The Safe Haven That’s Not So Safe
The New York Times and This American Life recently collaborated to publish two harrowing accounts of Alan Pean, a hospital patient in Houston, Texas. Pean went to the hospital seeking medical attention during a manic episode and was held overnight. When he became delusional, singing and dancing naked in his room, the nurse called for security. The two off-duty policemen who responded proceeded to shock Pean with a Taser, shoot him in the chest, and handcuff him—all inside the patient’s hospital room. The bullet missed Pean’s heart by millimeters, and after intensive treatment, he survived to tell the tale.
While Pean’s story and others like it raise serious questions about patient safety, they also have major implications for healthcare worker safety. A doctor from the hospital where Pean was shot told This American Life that hospital staff is regularly “abused” and is in “just as much danger as cops on the street.” Though his observations are anecdotal, recent data confirms that hospitals are some of the most dangerous workplaces across the country. OSHA reports that incidents of serious workplace violence, for which a worker requires time off to recover, are four times as common in the healthcare industry than in private industry on average. (Patients perpetrated 80% of those assaults.) And it’s getting worse. Violent crime in hospitals increased by 40% from 2012 to 2014 and was mostly directed at employees.
So what is being done to keep our healthcare workers safe from these increasingly commonplace attacks? Two common responses have been to hire armed guards and to pass laws criminalizing assaults on healthcare workers. Unfortunately these are quick fixes that both suffer from acute flaws. This post will examine each one in turn.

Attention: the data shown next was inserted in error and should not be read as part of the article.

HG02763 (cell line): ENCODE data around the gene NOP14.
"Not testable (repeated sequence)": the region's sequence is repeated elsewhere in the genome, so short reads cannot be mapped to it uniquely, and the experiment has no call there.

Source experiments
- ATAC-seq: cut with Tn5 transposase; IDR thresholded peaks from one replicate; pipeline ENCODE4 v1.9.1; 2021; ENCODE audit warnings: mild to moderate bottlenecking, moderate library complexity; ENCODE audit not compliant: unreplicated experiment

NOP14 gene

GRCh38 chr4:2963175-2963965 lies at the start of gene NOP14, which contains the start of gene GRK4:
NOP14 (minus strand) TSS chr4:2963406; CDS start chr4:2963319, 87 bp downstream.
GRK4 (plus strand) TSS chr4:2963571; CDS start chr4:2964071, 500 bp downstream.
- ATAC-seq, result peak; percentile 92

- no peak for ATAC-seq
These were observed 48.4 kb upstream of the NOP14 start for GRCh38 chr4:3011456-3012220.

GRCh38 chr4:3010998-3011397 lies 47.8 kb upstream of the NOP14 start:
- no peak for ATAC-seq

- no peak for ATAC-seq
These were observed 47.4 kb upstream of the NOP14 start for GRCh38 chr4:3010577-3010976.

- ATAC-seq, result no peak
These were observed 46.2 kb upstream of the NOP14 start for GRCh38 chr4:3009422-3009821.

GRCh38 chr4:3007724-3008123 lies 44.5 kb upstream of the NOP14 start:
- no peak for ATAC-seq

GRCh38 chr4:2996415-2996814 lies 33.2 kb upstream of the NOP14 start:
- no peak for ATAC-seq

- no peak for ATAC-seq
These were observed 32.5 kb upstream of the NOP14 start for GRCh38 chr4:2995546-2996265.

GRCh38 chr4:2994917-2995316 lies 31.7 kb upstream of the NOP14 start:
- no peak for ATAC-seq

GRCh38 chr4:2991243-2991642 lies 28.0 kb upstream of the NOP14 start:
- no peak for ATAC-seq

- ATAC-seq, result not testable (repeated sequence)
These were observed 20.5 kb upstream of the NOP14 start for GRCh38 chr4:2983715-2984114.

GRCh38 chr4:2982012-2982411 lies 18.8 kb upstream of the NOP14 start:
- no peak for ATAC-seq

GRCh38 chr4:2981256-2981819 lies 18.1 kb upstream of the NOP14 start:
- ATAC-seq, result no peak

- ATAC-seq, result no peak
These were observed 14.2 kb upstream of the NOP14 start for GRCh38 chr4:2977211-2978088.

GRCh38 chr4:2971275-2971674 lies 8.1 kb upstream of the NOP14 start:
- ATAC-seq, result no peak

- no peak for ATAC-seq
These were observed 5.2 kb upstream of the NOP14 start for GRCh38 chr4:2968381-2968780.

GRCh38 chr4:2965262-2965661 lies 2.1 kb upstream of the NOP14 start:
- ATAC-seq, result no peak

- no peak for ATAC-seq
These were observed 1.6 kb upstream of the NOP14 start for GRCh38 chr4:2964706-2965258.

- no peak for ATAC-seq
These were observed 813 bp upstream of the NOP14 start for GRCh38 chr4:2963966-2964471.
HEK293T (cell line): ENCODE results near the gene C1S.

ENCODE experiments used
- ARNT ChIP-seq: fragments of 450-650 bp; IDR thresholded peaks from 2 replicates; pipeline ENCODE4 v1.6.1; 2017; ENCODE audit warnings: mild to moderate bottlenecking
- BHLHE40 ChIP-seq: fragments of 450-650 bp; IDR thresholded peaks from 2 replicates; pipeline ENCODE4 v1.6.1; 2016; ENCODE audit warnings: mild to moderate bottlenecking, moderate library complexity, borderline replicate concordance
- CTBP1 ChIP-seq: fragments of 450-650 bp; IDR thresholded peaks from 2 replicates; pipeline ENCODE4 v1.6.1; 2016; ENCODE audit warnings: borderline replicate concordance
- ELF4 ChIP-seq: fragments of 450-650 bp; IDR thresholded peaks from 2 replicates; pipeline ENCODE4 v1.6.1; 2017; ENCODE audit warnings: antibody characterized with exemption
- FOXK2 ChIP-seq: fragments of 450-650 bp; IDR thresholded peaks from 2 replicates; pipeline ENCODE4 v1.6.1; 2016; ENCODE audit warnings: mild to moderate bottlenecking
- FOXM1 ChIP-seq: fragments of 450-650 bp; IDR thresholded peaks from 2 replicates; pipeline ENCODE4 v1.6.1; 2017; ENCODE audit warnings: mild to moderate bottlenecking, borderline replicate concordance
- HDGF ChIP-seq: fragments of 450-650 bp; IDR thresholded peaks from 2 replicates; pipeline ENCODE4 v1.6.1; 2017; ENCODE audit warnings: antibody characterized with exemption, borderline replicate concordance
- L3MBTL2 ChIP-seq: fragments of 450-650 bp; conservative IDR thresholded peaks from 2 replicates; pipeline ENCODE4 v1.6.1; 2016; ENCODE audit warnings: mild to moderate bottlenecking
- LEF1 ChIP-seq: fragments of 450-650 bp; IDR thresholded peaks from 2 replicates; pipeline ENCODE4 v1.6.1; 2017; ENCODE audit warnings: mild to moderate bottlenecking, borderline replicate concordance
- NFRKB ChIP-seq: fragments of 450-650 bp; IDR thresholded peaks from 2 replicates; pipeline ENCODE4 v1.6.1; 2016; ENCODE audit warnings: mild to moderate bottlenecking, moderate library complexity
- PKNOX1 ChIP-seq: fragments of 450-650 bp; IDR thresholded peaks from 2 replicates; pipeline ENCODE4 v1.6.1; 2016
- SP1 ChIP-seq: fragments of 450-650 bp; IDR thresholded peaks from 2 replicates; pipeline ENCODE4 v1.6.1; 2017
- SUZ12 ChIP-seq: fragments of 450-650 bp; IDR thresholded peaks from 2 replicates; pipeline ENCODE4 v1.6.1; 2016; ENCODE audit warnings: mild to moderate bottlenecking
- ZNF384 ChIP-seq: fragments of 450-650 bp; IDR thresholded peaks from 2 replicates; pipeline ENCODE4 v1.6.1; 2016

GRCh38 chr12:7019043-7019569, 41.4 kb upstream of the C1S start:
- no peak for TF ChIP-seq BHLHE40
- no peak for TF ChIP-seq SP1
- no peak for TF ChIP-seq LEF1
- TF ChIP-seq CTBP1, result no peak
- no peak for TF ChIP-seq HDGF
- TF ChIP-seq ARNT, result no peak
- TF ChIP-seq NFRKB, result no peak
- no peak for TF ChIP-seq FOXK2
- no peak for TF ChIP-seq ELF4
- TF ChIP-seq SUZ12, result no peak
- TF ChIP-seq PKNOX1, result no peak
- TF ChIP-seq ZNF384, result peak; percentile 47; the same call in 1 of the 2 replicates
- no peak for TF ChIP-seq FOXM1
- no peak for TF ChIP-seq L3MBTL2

Guns in Hospitals
Many hospitals have concluded that armed guards are the solution to workplace violence. In fact, more than half the hospitals surveyed in a national study reported having security guards who carry guns. But such a solution is, at best, overly simplistic. Many mental health workers actually object to the presence of guns—and for good reasons. According to a pioneering study by Johns Hopkins, 23% of shootings in hospitals from 2000 to 2011 involved perpetrators taking guns from armed officers, leading to greater danger for patients and workers. Though better training could potentially alleviate this danger, there are other problems with having weapons in a setting that is meant to provide a safe haven for the sick. Having weapons in a hospital may “exacerbate delusions” of psychotic and paranoid patients, leading to a greater potential for violence against workers. Moreover, there are many other, non-lethal ways to restrain patients.
Health Worker Assault and Battery Laws
Many are aware that there are strong legal protections for on-duty police officers. (A stark consequence of such laws is that Pean has been charged with committing felony assault against the officers who shot him.) However, it is less commonly known that all but six states and the District of Columbia specifically criminalize assaults on healthcare workers and mandate increased penalties for the assailants. For example, in Florida, an ordinary battery would result in a conviction of a first-degree misdemeanor, but the same crime would result in a third-degree felony if perpetrated against an emergency medical worker.